I just started a trial of Apple Music. I don’t know if I like it, and I’m sure I’ll review it once I have a more educated opinion on it. One thing that’s been interesting, though, is going back to records I owned or heard all the time when I was younger, but that never made the transition from cassette/CD to my hard drive. These are records that had some effect on me, but not so much that I ever considered them essential enough to re-buy. And you know what I’ve learned? My memory is not reliable. Or maybe younger me was just a moron. Or both.
Also, special notes from the editor (i.e. my illustrious colleague)!
George Harrison – All Things Must Pass (1970)
My mom had this on two or three cassettes when I was a kid, and it made absolutely zero sense to me. The warm guitars, meandering mixes, and contemplative philosophy was absolutely in contrast to the brash, snappy, super-digital sound of 1980s adult contemporary radio, my only source of music at the time (think “Walking on Sunshine” or even Harrison’s work in the Traveling Wilburys). At the time, the distance between 1970 and then seemed culturally irreconcilable. Jump ahead almost thirty years and this record borders on sounding contemporary. I mean, you’re not going to hear refrains of “Hare Krishna” in a hit pop song, but this is the analogue, tape-saturated tone that everyone is emulating these days. In a way, it even seems ahead of the curve, with some smart mixing choices, not making everything fight over one another for attention, pushing drums around as needed. The songs vary heavily in quality, but the best ones (e.g. “Let It Down”, “Beware of Darkness”) have some really bizarre and inspired chord and melody choices. This record is a great example of matching the mood of both vocals and music, thereby amplifying the feelings of stoicism, melancholy, and patience. I prefer the rougher sound of the first section than the crisper second section, and I could live entirely without the we-should-have-stopped-playing-when-we-got-wasted third section (aka the jam, man), but there’s lots to love here. It’s like the guy had all these great songs but nobody would let him put them on record or something.
(EDITOR’S NOTE: I don’t think that my parents had this record because it wasn’t by Foreigner, CCR or The Eagles. “My Sweet Lord” is the only thing on the planet that I enjoy & also consider to be total hippie bullshit. – Mark)
Pearl Jam – Vs. (1993)
My illustrious colleague is the requisite expert on this band, now. Really, it’s my memory that’s on trial here. I remember a record that managed to rock really hard while also experimenting with the status quo; it was a big deal to me at the time that some of these songs didn’t have a third chorus, for god’s sake. That’s how stale rock music was then, or maybe how stale my taste as a young teenager was. Anyway, Mark’s right: there are a bunch of stinkers on every Pearl Jam album. “Glorified G” and “W.M.A.” are pretty awful. But you know what? A lot of this holds up. The one-two punch of “Go” and “Animal” is an awesome way to start a driving guitar record, and Veddie is in fine form throughout the entire album. “Indifference” is a great closer, even if it isn’t as good as it is in my memory. And “Rearviewmirror” is somehow better than it was when I was younger. Now if only someone could travel back in time and trade out that awful snare drum for something that doesn’t sound like a tin can being flicked.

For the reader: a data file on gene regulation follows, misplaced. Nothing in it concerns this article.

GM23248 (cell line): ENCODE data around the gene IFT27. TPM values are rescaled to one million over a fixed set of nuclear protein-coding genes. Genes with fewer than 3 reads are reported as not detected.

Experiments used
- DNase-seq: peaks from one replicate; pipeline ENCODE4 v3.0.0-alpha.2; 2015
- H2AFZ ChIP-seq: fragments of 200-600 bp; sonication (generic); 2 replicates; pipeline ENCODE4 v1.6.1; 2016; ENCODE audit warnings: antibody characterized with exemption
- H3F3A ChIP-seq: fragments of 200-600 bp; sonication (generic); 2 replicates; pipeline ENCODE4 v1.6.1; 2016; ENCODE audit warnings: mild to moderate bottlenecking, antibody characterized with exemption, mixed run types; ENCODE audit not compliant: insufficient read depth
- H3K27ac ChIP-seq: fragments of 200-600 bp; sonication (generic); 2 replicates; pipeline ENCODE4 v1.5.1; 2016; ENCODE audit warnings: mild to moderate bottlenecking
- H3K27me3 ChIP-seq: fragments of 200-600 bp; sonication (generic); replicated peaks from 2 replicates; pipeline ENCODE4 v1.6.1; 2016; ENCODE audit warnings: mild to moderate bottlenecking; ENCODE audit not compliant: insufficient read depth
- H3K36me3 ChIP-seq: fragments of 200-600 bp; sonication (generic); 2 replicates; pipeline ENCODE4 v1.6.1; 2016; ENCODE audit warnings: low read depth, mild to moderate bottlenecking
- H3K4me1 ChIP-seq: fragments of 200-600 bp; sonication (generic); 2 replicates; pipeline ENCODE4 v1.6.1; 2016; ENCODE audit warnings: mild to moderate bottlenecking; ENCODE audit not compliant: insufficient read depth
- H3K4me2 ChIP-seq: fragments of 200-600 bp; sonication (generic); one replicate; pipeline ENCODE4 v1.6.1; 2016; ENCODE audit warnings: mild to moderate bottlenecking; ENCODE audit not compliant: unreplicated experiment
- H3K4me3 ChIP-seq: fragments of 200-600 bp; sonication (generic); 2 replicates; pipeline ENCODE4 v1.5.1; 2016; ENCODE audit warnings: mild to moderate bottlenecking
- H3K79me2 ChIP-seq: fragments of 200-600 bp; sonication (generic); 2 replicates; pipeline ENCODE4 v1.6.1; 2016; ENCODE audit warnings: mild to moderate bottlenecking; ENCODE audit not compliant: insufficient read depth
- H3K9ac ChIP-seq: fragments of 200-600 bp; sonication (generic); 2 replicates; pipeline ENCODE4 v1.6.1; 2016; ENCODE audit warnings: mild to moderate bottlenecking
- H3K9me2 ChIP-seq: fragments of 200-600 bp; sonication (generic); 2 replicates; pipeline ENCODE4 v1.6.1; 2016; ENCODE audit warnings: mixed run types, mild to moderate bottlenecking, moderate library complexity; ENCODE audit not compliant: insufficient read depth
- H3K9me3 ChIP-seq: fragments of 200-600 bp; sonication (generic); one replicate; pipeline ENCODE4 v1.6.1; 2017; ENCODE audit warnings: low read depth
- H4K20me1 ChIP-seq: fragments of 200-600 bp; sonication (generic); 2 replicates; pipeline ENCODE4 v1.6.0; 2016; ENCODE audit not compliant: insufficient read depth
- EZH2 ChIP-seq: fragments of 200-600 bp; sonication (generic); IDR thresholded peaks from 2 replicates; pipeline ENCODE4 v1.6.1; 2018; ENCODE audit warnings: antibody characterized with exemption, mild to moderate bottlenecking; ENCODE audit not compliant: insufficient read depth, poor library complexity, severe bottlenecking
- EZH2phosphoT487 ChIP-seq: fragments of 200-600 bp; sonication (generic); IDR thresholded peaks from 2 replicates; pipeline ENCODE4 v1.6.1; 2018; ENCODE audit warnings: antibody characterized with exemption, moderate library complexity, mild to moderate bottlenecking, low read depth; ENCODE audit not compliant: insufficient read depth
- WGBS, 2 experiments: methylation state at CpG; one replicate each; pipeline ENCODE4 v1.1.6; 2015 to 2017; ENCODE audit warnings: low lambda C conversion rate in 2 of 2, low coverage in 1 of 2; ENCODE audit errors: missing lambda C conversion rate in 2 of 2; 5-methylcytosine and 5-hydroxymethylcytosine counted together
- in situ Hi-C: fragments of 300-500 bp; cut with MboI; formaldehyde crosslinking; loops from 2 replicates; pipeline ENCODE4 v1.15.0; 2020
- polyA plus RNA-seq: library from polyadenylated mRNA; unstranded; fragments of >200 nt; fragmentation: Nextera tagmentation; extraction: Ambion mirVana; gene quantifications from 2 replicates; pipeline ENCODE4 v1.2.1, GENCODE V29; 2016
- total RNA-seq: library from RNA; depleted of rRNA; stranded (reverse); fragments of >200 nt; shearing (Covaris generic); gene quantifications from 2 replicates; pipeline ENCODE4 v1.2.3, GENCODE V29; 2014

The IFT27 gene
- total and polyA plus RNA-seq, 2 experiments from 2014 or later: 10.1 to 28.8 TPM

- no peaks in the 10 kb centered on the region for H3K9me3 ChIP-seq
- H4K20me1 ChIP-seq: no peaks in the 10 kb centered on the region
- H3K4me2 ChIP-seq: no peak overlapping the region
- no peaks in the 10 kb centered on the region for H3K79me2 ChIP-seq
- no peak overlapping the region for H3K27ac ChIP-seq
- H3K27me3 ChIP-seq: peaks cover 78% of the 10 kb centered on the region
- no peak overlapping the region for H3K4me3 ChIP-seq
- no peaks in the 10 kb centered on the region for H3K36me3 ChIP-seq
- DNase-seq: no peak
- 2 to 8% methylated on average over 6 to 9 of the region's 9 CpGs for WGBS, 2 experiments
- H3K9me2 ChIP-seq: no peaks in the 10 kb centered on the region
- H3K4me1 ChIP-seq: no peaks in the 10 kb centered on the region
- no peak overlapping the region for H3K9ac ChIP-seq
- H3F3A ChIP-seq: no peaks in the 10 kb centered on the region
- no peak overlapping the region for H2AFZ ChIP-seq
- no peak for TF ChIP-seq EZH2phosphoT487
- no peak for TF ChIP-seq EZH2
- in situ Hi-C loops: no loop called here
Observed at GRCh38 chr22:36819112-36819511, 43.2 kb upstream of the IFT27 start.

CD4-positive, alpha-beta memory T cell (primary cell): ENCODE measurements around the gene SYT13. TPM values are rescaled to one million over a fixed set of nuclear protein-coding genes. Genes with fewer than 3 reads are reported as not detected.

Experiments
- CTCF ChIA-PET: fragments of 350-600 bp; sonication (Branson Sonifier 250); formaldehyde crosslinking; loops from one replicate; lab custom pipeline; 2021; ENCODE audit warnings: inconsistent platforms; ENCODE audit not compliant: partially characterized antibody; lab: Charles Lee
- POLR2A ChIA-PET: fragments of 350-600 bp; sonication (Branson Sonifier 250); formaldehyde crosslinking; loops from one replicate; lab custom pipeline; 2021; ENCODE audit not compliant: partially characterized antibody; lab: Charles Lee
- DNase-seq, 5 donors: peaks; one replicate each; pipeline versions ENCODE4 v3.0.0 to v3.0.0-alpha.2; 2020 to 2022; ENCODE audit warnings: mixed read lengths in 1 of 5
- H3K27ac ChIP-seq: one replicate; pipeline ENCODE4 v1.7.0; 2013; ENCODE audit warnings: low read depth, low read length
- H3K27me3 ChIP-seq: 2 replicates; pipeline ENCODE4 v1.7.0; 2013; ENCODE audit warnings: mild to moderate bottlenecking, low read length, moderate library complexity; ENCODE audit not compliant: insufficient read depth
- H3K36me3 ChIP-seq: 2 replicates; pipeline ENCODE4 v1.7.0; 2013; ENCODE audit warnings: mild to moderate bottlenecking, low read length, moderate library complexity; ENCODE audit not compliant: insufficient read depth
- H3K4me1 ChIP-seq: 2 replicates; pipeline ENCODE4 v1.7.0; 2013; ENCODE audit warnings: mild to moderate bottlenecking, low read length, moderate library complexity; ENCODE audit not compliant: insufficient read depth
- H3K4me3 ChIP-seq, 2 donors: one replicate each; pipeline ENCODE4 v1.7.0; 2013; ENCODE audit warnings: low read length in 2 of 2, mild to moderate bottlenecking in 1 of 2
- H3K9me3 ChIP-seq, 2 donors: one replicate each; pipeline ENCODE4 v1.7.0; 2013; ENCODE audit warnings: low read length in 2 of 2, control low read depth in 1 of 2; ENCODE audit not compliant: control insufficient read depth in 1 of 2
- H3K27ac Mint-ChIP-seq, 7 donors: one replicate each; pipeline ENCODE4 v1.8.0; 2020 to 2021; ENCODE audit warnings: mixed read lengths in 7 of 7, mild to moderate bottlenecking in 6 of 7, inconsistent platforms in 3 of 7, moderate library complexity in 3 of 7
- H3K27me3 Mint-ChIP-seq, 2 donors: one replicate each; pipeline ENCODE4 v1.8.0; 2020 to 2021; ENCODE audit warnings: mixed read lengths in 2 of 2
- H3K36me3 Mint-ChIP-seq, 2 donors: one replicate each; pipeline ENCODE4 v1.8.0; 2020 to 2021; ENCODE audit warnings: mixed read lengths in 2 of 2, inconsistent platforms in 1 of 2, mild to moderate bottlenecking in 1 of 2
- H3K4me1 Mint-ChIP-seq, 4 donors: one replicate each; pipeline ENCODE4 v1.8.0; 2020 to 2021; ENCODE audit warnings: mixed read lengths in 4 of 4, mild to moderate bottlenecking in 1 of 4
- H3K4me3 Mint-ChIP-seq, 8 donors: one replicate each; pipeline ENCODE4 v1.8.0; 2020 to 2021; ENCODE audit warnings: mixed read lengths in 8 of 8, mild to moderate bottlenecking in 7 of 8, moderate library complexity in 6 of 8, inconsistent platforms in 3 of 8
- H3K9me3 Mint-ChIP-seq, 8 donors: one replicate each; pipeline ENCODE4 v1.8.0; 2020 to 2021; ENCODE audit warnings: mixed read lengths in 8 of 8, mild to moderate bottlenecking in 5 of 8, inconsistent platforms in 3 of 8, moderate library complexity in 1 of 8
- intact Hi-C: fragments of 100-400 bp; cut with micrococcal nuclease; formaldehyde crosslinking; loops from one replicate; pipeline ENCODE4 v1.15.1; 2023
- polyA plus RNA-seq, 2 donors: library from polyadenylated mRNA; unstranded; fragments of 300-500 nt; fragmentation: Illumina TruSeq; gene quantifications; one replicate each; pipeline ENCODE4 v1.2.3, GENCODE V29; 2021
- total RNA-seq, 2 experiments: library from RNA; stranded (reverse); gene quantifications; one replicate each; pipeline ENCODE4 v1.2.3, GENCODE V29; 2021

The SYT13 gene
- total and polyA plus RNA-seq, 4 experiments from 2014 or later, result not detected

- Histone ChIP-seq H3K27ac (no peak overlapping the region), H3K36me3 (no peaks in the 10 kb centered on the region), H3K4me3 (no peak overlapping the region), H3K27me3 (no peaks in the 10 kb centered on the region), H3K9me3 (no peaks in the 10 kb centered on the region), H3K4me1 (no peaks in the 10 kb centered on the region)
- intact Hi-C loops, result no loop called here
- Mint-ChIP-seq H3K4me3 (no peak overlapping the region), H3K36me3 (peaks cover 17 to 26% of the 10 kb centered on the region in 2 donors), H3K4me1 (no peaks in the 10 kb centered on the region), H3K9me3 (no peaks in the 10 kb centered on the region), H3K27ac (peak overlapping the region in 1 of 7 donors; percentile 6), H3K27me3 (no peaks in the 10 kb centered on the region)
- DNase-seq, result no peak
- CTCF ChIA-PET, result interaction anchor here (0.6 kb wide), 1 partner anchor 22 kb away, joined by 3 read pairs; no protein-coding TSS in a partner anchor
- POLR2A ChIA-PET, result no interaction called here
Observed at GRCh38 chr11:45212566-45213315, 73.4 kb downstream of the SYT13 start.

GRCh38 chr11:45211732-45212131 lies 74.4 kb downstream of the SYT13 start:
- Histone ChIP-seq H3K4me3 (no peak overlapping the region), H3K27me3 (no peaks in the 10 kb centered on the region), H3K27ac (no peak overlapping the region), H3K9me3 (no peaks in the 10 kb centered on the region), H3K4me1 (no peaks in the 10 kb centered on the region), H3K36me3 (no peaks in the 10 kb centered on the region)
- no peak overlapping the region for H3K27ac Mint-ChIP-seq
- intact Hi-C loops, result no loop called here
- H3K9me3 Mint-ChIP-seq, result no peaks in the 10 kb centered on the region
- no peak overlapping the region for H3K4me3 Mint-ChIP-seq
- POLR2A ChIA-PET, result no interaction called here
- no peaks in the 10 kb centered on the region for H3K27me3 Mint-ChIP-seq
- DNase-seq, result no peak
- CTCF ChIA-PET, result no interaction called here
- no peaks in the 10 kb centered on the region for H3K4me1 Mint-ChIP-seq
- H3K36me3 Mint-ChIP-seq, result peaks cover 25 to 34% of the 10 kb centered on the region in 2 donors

(EDITOR’S NOTE: Jay’s right on a few things here. “Go” is a pretty good song and “Rearviewmirror” is a good example of 90s rock conventions. “Glorified G” is great because it sounds as dumb as Pearl Jam thinks they are smart. This album is okay – better than Ten – but it’s no Vitalogy. Doing a Pearl Jam retrospective has been the worst choice of my adult life, btw. – Mark)
Elliott Smith – Xo (1998)
Flash-forward from my childhood to my second childhood, aka my early twenties. This record was omnipresent and seems inextricably connected to Toronto circa 2001-2004 or so. Don’t like Elliott Smith? Too fucking bad, because you’re going to hear him! Because I was transitioning from mostly loud, mostly stupid music into somewhat better taste, this record always sounded really intimate and songwriter-y by comparison. Listening now after more than ten years away from it, though, I’m shocked by how much of a rock record this is. Shit is fighting over top of each other, the vocals are way up at the front, there are a million instruments, and a lot of the dynamics have been compressed out of it. In other words, this record is a product of the 1990s but I had forgotten that fact. There are some subdued tracks, like “Pitseleh” or “Oh Well, OK”, but this definitely isn’t the record my stupid brain remembers. Some of it, like “Sweet Adeline”, doesn’t work at all for me anymore, but “Waltz, No. 2 (XO)” is still one of the most startlingly well-written songs I know.
(EDITOR’S NOTE: I loved this record, but time has a sobering effect on some pieces of art. Smith’s best work is unassailable, but it’s reasonable to assert that a good percentage of his output was middling – some of it outright mediocre. I’m not going to shit on the production the way that Mr. Snootypants does here, because I think that it’s actually got a pretty unique sound that works for the material. He’s wrong about “Sweet Adeline”, but right about “Waltz, No. 2 (XO)”. I feel that Either/Or is a better overall piece of work, but given that I’m one of the people that contributed to its omnipresence in Jay’s life 10 or 15 years ago, I can’t rightly divorce myself from XO. – Mark)